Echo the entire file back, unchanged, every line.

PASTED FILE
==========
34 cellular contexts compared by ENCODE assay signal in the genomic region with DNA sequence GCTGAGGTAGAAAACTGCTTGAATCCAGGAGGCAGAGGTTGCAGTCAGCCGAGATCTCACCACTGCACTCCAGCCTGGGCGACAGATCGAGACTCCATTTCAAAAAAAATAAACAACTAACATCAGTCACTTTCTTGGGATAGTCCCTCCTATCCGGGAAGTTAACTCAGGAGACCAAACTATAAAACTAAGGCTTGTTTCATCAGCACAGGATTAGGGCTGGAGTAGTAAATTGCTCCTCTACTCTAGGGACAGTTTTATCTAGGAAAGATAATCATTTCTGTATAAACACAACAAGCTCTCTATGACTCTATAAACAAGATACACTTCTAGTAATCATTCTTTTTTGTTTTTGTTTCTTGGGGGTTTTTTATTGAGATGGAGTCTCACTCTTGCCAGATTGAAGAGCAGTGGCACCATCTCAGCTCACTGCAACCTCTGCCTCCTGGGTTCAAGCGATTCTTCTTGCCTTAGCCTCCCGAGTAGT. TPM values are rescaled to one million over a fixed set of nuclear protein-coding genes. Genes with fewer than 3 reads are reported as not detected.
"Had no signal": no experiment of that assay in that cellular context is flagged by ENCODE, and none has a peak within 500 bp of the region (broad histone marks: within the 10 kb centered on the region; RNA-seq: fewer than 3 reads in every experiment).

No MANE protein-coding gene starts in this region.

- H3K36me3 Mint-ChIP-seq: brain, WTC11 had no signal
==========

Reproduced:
34 cellular contexts compared by ENCODE assay signal in the genomic region with DNA sequence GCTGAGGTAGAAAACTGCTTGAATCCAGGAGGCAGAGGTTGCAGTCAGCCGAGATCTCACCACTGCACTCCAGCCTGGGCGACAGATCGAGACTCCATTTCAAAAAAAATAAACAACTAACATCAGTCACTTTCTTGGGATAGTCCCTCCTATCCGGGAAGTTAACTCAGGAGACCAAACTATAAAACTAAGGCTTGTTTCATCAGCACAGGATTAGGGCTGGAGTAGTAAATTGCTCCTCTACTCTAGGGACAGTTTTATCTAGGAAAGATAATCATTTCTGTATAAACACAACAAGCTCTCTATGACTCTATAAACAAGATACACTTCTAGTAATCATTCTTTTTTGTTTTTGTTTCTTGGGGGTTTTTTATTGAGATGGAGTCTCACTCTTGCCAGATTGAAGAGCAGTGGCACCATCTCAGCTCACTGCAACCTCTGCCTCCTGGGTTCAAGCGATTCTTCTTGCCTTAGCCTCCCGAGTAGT. TPM values are rescaled to one million over a fixed set of nuclear protein-coding genes. Genes with fewer than 3 reads are reported as not detected.
"Had no signal": no experiment of that assay in that cellular context is flagged by ENCODE, and none has a peak within 500 bp of the region (broad histone marks: within the 10 kb centered on the region; RNA-seq: fewer than 3 reads in every experiment).

No MANE protein-coding gene starts in this region.

- H3K36me3 Mint-ChIP-seq: brain, WTC11 had no signal